Premature Invocation (or "Not Grokking Callbacks")

Often on Q&A forums you'll see code snippets like

window.onload = letsDoThis()




$('#my-button').click(console.log('You clicked me!'))

All of these have the same problem, which I shall call - Premature Invocation, i.e. code is run before it's intended to.

Functions. Callbacks.

Before explaining what's wrong with the 3 above code snippets, let's take a step back and take a look at functions and the use of them as callbacks.

This is a function

function hello(){
    return "Hello world!"

Saying hello by itself gets you back the function

hello  // gives the function `hello` again

You call the function like this

hello() // gives "Hello world!"

The addition of the paranthese () to the right of the function name invokes the function immediately. This is important.

This function can be assigned to a variable like any other value,

var justAnotherFunction = hello

and can be invoked via their new handle too!


they can also be passed to other functions

setTimeout(hello, 1000) // Will call `hello` a second later

or attached to objects

window.onload = hello   // Will call `hello` when page loads

In both of last two examples, the function is said to be a callback. A callback is usually used for time-delayed events or asynchronous events.

Don't call me. I'll call you.

They are callbacks in the sense that we give up control of when and how the function will be called, if it gets called at all.

Note: in both callback examples, we do not invoke hello directly(there are no parentheses to the right of it), but rather, it gets invoked indirectly - by the taker of our function. Take a deep breath. It's okay.

Callbacks as Strings

In defense of programmers who make this mistake, there's is something about browser programming that contributes greatly to this confusion - the fact that in various places, callbacks can also be given as strings instead of functions, as a short-hand. One such example is setTimeout - the first argument of setTimeout can optionally be a string containing Javascript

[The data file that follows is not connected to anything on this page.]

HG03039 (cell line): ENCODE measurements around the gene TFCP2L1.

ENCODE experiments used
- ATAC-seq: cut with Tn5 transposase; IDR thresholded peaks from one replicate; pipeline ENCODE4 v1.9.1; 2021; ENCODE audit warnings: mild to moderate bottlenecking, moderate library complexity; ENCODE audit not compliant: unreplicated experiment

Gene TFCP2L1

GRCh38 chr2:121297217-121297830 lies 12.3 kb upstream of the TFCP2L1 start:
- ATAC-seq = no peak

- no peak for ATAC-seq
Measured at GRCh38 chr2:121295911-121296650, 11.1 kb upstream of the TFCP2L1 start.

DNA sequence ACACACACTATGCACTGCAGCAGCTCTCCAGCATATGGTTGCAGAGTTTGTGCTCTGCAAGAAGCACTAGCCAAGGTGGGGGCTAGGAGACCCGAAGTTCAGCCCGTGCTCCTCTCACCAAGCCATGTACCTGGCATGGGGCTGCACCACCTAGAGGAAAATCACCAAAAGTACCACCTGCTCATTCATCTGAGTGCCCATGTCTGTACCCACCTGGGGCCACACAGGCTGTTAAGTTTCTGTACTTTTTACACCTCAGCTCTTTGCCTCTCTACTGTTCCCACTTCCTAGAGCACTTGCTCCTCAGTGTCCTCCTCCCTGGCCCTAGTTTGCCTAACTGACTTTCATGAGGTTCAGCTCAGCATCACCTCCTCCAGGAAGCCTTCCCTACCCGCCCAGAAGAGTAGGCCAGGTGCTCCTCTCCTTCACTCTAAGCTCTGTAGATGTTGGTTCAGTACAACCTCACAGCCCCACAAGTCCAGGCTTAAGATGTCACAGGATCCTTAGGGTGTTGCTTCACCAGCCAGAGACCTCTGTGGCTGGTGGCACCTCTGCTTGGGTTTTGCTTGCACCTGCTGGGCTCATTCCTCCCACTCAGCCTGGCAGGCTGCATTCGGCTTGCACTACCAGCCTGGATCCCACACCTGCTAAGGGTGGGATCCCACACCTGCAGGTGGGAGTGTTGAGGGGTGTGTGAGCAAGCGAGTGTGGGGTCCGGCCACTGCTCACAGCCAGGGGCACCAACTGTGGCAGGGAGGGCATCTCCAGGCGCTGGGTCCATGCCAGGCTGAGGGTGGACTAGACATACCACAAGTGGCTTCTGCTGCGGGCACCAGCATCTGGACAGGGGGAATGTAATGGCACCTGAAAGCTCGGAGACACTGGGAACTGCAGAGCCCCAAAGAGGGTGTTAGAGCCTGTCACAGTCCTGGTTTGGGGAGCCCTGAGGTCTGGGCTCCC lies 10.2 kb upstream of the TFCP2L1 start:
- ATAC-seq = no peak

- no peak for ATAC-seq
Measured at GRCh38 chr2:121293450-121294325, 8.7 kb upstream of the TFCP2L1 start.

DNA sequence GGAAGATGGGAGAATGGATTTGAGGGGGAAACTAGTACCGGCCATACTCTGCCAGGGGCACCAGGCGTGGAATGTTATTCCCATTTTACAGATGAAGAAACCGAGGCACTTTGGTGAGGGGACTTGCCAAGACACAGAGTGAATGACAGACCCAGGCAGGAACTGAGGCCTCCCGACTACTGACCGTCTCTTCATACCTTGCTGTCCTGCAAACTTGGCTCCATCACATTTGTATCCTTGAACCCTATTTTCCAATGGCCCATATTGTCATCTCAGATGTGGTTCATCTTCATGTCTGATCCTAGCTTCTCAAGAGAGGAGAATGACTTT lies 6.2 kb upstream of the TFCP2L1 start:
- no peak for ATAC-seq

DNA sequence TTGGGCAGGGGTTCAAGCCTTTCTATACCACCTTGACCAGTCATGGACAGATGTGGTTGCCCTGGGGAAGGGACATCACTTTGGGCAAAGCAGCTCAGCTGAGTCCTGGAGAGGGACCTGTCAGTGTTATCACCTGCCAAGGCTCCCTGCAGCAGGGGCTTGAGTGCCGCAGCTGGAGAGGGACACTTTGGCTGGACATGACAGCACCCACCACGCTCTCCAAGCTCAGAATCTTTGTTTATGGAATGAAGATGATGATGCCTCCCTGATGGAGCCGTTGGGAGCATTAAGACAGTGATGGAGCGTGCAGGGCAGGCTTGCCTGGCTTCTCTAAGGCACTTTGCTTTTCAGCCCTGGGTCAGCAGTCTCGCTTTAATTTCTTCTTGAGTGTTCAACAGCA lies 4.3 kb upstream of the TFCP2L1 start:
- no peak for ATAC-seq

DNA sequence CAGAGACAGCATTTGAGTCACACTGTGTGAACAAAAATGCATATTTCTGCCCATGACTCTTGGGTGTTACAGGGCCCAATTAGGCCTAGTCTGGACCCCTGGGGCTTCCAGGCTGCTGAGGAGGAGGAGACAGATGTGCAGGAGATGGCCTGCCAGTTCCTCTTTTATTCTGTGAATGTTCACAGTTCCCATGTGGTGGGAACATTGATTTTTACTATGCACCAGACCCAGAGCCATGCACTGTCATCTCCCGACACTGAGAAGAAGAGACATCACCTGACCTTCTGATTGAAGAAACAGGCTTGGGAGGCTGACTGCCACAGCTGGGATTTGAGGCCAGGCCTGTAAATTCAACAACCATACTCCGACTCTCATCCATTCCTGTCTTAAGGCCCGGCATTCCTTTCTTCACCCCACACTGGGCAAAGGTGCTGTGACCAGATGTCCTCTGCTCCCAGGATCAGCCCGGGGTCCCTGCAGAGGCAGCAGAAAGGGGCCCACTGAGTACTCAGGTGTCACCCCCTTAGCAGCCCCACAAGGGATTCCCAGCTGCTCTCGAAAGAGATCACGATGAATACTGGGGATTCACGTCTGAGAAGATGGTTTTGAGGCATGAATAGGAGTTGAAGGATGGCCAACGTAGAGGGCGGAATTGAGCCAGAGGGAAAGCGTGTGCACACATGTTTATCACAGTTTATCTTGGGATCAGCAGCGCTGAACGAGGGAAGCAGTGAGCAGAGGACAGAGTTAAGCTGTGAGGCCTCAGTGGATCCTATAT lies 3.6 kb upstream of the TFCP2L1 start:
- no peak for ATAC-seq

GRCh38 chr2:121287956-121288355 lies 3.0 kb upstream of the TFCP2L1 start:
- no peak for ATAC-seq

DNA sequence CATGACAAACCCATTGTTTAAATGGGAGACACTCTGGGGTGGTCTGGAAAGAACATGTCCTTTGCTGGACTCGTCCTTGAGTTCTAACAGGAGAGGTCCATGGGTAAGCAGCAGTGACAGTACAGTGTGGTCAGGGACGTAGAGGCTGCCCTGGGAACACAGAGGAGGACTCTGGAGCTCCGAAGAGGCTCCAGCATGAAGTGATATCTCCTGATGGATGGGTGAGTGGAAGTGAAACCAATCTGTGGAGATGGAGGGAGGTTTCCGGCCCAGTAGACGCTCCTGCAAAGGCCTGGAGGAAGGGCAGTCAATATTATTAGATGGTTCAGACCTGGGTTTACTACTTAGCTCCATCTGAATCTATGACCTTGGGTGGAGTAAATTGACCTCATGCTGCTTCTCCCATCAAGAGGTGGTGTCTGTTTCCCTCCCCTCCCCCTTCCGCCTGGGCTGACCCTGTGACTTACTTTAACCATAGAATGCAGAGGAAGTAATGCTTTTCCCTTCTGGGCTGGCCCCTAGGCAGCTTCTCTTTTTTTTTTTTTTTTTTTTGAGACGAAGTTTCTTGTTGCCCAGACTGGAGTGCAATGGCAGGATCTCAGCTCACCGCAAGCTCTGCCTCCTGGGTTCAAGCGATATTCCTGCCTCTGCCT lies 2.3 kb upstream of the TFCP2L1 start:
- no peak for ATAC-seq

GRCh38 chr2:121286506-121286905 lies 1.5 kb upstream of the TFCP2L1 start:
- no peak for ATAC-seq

setTimeout("hello()", 1000)

Note: this code is severely different from setTimeout(hello(), 1000) - which as we already discussed, will execute hello immediately. When you put quotes around hello() as the example above, it will instead be equivalent to wrapping an inline anonymous function around the code in the string

}, 1000)

Another place this happens is when you write callback handlers as tag attributes in your markup, like this

<body onload="letsDoThis()">

or this

<a id="a" href="#" onclick="someFunc(3.1415926); return false;">
    Click here!

that gets converted to

window.onload = function(){


a.onclick = function(){
    someFunc(3.1415926); return false;

respectively. You cannot assign a string to a handler like that in Javascript though, i.e. this

window.onload = "letsDoThis()"

will not work.

Solutions to Premature Invocation

Now, let's come back to the 3 problematic code snippets.

window.onload = letsDoThis()

Now do you know what to do? That's right, let go of those parentheses and be free!

window.onload = letsDoThis

Okay, now let's look at the second one


This one is trickier because we need to pass a parameter to the plotMyChart, we can't just do


because then google.setOnLoadCallback won't know to supply our plotMyChart with the chartData. So, what do we do?


The solution is to introduce a new, unnamed function that wraps around the code we want to execute. Now, the unnamed function can be called without any parameters, and yet plotMyCharts is supplied with the correct chartData whenever our unnamed function is called(btw, this works because a nifty thing called closure).

The function being unnamed isn't a requirement though, you just as well could have named it

function onGoogleLoad(){

On to example 3

$('#my-button').click(console.log('You clicked me!'))

You got this right?

    console.log('You clicked me!')

Great! You grokked callbacks, and may you never prematurely invocate ever again.

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